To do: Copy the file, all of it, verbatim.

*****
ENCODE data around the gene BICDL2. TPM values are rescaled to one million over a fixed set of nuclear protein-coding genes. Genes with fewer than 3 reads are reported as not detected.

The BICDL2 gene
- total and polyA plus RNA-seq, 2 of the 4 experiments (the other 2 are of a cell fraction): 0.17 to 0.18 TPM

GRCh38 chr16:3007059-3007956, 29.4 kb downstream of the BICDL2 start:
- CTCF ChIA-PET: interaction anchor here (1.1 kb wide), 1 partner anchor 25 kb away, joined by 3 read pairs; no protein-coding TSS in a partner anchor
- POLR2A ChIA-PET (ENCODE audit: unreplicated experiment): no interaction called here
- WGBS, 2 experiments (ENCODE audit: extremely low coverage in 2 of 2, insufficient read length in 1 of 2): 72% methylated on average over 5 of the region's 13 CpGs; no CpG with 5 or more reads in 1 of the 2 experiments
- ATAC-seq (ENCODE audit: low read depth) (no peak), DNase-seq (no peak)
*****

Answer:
ENCODE data around the gene BICDL2. TPM values are rescaled to one million over a fixed set of nuclear protein-coding genes. Genes with fewer than 3 reads are reported as not detected.

The BICDL2 gene
- total and polyA plus RNA-seq, 2 of the 4 experiments (the other 2 are of a cell fraction): 0.17 to 0.18 TPM

GRCh38 chr16:3007059-3007956, 29.4 kb downstream of the BICDL2 start:
- CTCF ChIA-PET: interaction anchor here (1.1 kb wide), 1 partner anchor 25 kb away, joined by 3 read pairs; no protein-coding TSS in a partner anchor
- POLR2A ChIA-PET (ENCODE audit: unreplicated experiment): no interaction called here
- WGBS, 2 experiments (ENCODE audit: extremely low coverage in 2 of 2, insufficient read length in 1 of 2): 72% methylated on average over 5 of the region's 13 CpGs; no CpG with 5 or more reads in 1 of the 2 experiments
- ATAC-seq (ENCODE audit: low read depth) (no peak), DNase-seq (no peak)